Serverless computing, what problems does it solve?

According to a survey carried out by Rightscale.com, serverless computing is extremely popular with many developers adopting this approach. Still, there is not really a clear definition of what serverless is. This is partly because it overlaps two different areas.

First of all, serverless can be viewed as a backend-as-a-service, which aims to replace your custom server-side logic with off-the-shelf hosted services. These include features like data storage, authentication and API management.

Serverless can also be referred to as event triggered, stateless containers hosting applications or parts of applications. These are orchestrated by a highly performant platform that knows when to scale up and down.

The applications within a serverless environment are built by combining a set of microservices that interact with one another — rather than having a monolithic application hosted on a server.

Nowadays many software developers choose serverless architectures because they want to focus only on what is important — finding great solutions to complex problems. Here are some of the reasons why many software developers move to a serverless architecture:

“I just want to write my business logic”

Let’s say you have some data and you want to do something to it so that it gives a valuable output. That something we call business logic, and is at heart of every application. In the old days, you had to take care of a lot of moving parts before you could get to actually building that heart. To make matters worse, many of these tasks were generic and repetitive, consisting out of boilerplate code.

That’s why a new way of doing things had to be invented. Serverless is the solution, relying on the fact that many of these repetitive tasks can be abstracted away.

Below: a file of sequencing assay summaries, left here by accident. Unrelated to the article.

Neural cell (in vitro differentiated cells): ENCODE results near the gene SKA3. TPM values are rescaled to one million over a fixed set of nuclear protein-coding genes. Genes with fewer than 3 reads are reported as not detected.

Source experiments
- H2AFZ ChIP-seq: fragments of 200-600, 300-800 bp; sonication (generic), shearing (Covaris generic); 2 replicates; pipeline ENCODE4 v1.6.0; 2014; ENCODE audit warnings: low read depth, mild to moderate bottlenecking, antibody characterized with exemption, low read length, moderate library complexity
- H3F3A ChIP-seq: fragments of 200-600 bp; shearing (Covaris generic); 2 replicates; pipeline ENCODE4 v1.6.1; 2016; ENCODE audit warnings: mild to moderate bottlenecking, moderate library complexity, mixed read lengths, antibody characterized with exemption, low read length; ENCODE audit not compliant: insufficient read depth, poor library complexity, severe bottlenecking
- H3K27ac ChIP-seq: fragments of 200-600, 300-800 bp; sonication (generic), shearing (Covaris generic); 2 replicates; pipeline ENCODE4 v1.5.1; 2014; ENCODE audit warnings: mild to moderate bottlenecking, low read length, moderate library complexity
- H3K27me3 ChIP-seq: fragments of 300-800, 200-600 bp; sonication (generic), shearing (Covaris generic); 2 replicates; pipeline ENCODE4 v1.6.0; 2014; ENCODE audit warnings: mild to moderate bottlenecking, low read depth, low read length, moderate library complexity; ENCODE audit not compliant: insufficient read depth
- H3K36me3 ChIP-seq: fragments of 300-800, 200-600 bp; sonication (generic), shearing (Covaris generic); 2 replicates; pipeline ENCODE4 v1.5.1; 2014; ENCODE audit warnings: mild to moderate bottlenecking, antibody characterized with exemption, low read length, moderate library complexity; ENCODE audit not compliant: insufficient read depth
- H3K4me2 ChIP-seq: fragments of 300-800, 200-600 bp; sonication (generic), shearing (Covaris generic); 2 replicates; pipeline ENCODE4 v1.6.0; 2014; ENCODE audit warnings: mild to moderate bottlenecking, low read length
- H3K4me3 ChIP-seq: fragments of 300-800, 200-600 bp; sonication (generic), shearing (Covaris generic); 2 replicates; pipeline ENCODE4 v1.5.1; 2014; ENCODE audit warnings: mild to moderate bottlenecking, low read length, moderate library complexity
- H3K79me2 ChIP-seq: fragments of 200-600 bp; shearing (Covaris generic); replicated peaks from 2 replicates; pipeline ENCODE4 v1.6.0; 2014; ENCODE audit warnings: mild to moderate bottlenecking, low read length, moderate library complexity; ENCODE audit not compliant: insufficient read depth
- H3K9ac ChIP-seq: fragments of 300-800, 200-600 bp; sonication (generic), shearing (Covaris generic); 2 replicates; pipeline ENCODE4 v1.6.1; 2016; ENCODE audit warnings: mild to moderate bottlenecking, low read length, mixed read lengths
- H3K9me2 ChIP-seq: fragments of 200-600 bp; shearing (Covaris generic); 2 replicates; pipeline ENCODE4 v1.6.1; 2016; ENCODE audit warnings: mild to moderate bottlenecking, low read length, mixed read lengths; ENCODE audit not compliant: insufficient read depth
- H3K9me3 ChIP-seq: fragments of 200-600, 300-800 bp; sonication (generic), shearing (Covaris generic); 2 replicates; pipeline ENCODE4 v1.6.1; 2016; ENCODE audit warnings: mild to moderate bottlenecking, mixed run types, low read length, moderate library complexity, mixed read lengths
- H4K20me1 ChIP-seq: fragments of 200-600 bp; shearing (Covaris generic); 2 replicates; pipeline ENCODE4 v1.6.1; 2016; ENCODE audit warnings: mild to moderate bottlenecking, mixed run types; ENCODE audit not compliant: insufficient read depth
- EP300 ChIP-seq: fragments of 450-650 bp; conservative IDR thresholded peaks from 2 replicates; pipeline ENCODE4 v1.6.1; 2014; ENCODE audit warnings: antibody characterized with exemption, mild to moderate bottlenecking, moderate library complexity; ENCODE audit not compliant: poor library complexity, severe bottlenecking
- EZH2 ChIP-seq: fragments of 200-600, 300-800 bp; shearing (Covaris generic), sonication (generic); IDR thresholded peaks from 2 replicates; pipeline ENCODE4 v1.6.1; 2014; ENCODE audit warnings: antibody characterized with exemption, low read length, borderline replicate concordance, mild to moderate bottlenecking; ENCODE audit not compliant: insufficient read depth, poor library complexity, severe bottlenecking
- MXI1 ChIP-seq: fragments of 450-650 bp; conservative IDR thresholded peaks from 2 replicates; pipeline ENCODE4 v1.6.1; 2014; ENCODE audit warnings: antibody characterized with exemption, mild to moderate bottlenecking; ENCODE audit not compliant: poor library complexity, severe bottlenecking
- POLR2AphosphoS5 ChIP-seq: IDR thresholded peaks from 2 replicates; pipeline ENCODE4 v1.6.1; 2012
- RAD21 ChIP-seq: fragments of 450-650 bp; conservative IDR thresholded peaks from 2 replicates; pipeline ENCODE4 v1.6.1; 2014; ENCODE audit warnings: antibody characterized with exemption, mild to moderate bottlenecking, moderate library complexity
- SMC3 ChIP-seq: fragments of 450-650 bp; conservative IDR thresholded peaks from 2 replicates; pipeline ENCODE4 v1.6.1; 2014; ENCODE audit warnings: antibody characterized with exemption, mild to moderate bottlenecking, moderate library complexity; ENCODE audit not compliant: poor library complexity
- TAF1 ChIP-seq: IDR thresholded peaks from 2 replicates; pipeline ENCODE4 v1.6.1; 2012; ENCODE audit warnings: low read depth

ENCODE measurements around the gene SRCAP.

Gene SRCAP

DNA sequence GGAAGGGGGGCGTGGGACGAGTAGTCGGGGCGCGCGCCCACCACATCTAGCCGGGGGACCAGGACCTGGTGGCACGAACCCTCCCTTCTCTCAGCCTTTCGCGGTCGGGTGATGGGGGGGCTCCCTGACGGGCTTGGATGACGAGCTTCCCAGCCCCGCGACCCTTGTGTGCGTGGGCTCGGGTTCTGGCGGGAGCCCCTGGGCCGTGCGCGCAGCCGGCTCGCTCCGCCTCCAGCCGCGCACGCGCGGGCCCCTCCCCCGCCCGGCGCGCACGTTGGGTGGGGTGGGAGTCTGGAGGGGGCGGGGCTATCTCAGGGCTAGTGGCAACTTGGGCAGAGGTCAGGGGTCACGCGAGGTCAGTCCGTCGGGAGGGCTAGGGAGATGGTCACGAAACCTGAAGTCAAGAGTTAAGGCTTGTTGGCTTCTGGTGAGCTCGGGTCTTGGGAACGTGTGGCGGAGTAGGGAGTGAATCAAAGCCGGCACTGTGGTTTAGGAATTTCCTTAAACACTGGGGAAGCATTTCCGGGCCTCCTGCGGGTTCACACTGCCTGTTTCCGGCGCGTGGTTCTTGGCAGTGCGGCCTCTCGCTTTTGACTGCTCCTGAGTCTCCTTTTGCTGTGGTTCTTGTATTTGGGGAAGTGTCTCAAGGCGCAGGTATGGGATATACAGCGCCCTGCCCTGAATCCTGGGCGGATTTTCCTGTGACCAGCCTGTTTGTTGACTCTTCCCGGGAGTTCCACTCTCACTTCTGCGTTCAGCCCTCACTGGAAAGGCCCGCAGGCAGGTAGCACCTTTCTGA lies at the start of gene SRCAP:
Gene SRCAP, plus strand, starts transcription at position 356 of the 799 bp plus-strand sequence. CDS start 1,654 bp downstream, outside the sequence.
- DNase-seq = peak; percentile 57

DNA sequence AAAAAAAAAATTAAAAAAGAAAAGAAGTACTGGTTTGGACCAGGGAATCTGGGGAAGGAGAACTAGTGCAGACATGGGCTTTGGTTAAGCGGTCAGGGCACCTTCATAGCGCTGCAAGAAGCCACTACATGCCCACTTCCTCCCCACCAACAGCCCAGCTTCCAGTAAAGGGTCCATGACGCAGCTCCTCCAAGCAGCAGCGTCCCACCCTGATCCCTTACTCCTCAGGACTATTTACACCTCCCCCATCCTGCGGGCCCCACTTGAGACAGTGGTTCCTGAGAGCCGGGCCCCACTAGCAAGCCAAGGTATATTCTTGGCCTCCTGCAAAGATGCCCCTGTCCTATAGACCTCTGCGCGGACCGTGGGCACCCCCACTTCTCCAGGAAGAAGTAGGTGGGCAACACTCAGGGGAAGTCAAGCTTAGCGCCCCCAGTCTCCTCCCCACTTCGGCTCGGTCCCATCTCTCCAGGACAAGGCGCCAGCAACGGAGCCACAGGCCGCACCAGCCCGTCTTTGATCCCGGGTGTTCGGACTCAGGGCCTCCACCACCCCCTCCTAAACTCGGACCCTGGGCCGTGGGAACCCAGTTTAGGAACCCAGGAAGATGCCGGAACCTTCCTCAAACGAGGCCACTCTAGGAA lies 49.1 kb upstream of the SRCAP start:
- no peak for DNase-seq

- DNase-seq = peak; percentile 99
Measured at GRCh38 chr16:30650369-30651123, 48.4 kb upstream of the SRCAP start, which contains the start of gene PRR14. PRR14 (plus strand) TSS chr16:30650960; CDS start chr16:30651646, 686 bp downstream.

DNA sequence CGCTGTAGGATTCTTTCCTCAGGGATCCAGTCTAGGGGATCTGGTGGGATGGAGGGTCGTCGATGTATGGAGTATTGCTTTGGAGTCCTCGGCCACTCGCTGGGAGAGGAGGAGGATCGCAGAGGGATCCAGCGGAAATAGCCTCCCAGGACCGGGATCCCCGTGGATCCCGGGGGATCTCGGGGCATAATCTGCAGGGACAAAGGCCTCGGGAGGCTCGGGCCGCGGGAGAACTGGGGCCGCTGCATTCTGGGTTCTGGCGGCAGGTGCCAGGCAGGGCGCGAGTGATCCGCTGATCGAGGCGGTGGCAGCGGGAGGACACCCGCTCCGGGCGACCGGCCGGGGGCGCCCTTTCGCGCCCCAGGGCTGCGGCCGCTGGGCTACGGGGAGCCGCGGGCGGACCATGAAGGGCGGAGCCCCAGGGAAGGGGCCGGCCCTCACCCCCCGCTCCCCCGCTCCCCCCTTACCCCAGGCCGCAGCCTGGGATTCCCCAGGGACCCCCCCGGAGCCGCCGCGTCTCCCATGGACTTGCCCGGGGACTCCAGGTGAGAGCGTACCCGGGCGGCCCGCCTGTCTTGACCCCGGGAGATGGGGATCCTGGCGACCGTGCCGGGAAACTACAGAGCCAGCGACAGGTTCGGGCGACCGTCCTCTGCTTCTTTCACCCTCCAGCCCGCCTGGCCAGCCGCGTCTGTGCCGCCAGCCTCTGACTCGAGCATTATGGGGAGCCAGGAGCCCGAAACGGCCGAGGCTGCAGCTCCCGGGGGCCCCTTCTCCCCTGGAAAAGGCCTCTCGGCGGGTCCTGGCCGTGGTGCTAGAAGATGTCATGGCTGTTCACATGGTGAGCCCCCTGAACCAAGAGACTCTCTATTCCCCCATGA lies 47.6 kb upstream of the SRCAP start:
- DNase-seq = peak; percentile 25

“I don’t want to run things myself”

If you host an application yourself, someone needs to be maintaining your servers. And, in case there’s a hardware malfunction, your app will go offline. I think I don’t need to mention what will be the effects on customer trust when a situation like this occurs.

“When my code is not running, I don’t want to pay for it.”

In the serverless world, the platform is always aware if there’s work to do for your application. In case there is, it fires up your code and shuts it down afterwards, making it very cost-efficient.

“I want my application to scale as needed and don’t want to think more about it”

As your application matures and starts to attract more traffic, scalability problems can arise. When this happens, you will need to invest in material and people just to stay ahead of these kinds of problems. As you can see, this is not an ideal situation.

Serverless platforms eliminate this problem. By default, such a platform is designed to know when it needs to scale up and down your application.

At Jexia we are building a serverless platform, where ease of use, scalability and high availability are key elements. Let’s dive just a touch deeper into the topic of scalability. (still at a very high level, though)

As we already mentioned, in a serverless environment scalability is important. Okay, but what exactly is scalability? And how do we apply it to our development architecture, when we are building an application?

There is a lot to say when it comes to scalability. Let’s start with the most generic definition and take it from there.

The definition that I think covers most of it is this:

The ability of something (a system) to adapt to increased demand.